Let’s chat about beta readers for a hot minute. Some writers use them, some don’t. I fall into the former camp, and quite frankly don’t understand those in the latter. But that’s just me, and here are five reasons why I think every writer should use at least one beta reader.
- They’re not you. This is the most obvious reason to use even a single beta reader. They don’t think like you, write like you, read like you, or comprehend like you. Neither do your normal readers. This “second” set of eyes is never (read: never ever) a bad idea.
- Beta readers provide a mandatory “away” time. This goes along with the first item. You’re too close to your work, and that’s never truer than after working on a draft for three, four, six, eight months. Even if you only give your beta readers a week, that’s a week your brain takes a vacation from this story.
- Also working in conjunction with the first point: beta readers are all different, too. Personally, I use “writer” beta readers and “reader” beta readers. In simple terms, I use both writers I trust and readers (you know, people who love to read but don’t write worth a shit) I trust. Each one brings something unique to the table.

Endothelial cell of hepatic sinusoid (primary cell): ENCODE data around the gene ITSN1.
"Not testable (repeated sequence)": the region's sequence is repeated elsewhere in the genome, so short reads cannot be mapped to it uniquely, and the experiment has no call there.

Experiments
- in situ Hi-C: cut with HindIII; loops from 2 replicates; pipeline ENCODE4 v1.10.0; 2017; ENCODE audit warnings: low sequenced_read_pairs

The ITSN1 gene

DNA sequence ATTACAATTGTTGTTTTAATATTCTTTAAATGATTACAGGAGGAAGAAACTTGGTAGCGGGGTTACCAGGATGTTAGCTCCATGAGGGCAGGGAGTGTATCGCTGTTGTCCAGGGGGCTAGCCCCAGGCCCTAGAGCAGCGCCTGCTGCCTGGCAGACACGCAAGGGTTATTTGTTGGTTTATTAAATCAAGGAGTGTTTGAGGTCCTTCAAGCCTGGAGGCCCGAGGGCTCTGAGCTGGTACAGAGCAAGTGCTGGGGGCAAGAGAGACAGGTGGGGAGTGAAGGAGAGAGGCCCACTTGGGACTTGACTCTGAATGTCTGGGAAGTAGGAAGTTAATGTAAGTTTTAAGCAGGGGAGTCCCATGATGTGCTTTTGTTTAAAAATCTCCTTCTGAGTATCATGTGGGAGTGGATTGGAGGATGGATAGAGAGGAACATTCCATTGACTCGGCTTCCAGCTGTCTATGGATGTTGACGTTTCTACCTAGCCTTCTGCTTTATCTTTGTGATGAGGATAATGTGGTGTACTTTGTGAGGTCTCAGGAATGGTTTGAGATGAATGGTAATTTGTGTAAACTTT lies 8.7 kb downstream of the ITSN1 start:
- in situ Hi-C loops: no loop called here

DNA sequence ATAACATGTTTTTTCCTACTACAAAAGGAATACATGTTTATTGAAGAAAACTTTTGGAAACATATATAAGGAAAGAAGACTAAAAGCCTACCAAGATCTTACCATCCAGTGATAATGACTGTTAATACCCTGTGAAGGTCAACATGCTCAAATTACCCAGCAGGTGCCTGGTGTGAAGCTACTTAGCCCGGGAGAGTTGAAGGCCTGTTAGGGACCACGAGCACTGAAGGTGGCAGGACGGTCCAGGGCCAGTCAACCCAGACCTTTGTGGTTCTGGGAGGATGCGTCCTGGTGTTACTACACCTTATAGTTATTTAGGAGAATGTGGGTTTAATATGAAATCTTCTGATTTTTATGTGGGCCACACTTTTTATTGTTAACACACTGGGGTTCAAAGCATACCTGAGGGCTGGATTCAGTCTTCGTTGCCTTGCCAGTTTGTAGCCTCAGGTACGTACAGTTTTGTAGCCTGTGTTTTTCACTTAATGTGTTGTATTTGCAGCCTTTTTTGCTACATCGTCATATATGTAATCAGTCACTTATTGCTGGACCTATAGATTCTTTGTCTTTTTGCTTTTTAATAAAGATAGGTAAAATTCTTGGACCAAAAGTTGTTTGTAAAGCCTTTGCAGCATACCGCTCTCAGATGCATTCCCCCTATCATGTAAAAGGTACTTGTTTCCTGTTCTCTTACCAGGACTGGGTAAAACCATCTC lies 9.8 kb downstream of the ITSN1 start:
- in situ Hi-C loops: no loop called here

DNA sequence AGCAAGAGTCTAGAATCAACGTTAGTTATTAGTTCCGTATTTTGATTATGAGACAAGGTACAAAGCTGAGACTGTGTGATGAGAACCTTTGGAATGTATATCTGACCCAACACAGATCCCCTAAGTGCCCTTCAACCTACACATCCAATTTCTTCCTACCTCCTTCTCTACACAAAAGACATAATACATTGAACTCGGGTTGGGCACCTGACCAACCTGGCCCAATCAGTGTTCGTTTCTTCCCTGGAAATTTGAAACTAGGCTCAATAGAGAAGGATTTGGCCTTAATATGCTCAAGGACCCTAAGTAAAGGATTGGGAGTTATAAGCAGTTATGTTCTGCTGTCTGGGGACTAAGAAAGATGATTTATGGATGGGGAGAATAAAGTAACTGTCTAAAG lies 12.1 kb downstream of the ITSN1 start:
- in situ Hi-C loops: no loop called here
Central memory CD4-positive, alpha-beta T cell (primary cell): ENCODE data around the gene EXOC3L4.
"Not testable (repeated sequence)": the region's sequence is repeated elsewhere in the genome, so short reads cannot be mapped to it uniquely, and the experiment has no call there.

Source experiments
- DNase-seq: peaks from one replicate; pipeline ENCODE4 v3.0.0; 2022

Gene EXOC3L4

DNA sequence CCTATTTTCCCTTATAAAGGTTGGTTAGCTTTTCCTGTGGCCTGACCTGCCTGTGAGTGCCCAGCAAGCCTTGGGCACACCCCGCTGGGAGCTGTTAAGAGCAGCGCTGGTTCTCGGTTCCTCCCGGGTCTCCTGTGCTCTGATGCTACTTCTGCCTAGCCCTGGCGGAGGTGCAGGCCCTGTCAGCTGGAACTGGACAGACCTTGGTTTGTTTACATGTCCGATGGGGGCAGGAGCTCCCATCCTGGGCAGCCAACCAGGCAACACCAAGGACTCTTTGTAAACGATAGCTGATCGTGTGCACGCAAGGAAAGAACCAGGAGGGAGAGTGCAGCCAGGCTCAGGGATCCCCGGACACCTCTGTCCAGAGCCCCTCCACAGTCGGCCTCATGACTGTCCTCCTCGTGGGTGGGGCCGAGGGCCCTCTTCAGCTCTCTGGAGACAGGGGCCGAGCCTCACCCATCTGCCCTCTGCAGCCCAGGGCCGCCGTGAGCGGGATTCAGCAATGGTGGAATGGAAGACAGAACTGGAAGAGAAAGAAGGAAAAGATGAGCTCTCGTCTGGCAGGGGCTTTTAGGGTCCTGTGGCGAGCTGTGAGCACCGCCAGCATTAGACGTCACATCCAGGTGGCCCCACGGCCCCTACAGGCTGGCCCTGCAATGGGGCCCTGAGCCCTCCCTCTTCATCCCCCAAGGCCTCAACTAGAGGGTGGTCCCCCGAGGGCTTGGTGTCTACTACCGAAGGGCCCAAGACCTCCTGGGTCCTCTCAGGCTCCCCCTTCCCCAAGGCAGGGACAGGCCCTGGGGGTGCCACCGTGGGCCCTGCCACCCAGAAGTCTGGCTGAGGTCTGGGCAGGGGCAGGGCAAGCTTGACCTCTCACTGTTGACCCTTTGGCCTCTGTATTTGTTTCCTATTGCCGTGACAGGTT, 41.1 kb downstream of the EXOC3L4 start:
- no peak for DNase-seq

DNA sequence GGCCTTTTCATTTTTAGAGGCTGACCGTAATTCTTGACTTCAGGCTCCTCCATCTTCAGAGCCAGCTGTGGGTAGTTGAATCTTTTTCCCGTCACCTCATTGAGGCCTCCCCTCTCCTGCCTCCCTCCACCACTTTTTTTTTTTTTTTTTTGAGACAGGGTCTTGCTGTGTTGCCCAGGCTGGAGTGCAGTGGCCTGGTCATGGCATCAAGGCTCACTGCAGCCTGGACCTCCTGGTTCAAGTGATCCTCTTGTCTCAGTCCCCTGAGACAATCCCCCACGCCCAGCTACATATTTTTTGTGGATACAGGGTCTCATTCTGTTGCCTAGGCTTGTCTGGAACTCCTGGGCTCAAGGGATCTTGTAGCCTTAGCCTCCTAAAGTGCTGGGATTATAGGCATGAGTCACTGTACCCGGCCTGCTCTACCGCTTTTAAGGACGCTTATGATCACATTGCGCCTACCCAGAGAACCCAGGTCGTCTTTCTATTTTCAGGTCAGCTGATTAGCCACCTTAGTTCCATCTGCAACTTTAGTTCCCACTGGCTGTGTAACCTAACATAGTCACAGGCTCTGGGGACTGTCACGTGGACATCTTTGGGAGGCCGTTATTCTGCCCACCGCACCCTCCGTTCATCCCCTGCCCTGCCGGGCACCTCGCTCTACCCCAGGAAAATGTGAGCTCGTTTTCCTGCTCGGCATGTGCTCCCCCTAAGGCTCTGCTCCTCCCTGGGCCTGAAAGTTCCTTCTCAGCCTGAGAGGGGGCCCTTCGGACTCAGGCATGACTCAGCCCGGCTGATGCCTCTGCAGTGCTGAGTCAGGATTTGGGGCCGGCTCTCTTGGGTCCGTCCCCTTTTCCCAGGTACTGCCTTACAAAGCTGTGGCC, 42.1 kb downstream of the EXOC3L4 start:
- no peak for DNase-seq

- Beta readers can be trained. Well, not really, but my point here is that you can ask specific beta readers to evaluate specific portions of your work. I call this focused feedback, and when used sparingly with the right beta readers, can pinpoint serious trouble spots in your manuscript.
- Lastly, and this has little to do with making your book better, but more in the marketing vein: depending on who you’re beta readers are, you can as for book blurbs. Respected editor, author, or book blogger one of your beta readers? Don’t be afraid to ask for a short blurb for the back cover or your website. If your mom is your only beta reader, you’re shit out of luck with number five, but at least points 1-4 are still applicable.
Hit me in the comments with agreements, contrary opinions, or additions to the list!